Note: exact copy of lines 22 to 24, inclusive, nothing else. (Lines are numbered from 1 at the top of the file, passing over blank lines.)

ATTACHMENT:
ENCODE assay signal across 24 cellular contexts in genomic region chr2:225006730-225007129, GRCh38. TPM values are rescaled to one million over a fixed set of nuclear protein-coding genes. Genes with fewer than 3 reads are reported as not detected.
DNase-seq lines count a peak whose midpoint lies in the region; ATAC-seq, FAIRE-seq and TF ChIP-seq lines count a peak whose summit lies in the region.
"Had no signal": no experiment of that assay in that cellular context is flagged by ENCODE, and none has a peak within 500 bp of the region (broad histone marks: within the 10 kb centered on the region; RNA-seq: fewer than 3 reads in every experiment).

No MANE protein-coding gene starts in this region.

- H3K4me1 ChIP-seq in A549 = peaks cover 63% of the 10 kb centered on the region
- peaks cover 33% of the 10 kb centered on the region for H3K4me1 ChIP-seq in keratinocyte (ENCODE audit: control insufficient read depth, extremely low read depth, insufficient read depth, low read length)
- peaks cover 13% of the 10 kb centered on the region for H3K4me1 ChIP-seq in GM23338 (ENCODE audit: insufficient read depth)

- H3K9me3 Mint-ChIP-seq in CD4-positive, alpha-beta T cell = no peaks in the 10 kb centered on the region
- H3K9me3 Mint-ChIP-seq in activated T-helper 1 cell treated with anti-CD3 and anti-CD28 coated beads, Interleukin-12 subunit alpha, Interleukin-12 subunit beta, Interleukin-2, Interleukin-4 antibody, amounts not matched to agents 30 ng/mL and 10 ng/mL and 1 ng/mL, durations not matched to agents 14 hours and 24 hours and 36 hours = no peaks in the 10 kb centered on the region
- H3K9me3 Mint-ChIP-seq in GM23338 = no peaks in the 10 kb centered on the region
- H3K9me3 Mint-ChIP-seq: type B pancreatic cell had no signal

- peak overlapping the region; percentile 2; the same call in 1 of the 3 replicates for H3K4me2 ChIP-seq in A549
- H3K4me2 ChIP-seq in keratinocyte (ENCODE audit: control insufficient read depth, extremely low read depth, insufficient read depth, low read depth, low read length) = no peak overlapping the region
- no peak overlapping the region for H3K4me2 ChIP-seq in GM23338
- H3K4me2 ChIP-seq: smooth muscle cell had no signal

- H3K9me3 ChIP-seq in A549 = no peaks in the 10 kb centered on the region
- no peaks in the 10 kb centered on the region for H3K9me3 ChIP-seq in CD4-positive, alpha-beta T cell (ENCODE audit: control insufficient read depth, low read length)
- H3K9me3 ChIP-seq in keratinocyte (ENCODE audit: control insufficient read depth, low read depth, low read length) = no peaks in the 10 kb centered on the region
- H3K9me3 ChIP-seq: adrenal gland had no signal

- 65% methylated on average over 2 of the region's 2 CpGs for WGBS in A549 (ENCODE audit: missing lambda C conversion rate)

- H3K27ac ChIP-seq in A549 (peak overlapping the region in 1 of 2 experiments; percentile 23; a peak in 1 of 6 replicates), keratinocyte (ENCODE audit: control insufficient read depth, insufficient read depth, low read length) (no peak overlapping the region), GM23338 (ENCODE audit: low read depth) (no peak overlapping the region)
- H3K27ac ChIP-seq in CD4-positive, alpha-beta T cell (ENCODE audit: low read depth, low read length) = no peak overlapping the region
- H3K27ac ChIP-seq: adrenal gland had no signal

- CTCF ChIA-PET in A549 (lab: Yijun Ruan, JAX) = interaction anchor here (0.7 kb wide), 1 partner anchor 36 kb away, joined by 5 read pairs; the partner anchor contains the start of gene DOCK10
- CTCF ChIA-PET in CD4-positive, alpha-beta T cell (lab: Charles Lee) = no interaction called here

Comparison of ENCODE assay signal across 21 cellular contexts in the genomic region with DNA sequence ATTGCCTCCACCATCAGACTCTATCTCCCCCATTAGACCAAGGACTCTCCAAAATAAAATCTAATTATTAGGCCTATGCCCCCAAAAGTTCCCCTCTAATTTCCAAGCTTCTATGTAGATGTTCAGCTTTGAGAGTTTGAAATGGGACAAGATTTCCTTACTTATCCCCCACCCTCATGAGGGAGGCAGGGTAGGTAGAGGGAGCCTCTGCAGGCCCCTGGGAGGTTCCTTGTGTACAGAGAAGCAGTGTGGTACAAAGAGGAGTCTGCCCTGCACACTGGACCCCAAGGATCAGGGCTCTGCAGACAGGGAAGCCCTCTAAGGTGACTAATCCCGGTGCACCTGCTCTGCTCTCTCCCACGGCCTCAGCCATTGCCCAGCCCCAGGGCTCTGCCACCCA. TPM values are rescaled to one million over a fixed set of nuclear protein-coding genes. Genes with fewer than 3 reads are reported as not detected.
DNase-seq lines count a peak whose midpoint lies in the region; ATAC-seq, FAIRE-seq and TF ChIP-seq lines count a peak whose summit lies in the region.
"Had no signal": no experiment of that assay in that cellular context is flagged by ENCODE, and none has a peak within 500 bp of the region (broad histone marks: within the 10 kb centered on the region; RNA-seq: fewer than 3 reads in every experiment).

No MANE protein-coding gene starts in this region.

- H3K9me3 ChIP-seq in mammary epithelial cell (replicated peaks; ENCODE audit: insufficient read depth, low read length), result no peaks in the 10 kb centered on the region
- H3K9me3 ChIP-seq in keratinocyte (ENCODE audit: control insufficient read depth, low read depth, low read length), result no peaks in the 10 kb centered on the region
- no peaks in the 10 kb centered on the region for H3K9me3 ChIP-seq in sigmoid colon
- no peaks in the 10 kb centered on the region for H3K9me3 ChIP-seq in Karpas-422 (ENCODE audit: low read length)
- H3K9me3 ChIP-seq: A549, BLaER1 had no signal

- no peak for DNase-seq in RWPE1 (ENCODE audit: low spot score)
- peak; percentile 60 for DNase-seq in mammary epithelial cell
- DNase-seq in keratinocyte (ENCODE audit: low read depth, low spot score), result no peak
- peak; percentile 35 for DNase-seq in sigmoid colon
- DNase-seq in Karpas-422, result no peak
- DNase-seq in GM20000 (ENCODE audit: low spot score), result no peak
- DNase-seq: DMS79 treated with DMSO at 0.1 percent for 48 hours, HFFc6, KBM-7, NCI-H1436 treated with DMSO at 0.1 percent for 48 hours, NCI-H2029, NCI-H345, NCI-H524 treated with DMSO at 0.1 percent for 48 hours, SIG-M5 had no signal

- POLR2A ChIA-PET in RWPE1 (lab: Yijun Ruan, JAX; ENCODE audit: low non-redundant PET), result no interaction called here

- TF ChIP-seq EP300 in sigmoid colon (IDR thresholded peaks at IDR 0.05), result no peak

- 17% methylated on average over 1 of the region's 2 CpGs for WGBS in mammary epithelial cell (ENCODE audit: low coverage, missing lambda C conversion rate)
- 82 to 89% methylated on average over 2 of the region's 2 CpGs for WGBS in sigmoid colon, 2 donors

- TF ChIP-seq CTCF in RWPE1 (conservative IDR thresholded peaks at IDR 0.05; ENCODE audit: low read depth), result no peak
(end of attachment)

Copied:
- H3K27ac ChIP-seq in CD4-positive, alpha-beta T cell (ENCODE audit: low read depth, low read length) = no peak overlapping the region
- H3K27ac ChIP-seq: adrenal gland had no signal

- CTCF ChIA-PET in A549 (lab: Yijun Ruan, JAX) = interaction anchor here (0.7 kb wide), 1 partner anchor 36 kb away, joined by 5 read pairs; the partner anchor contains the start of gene DOCK10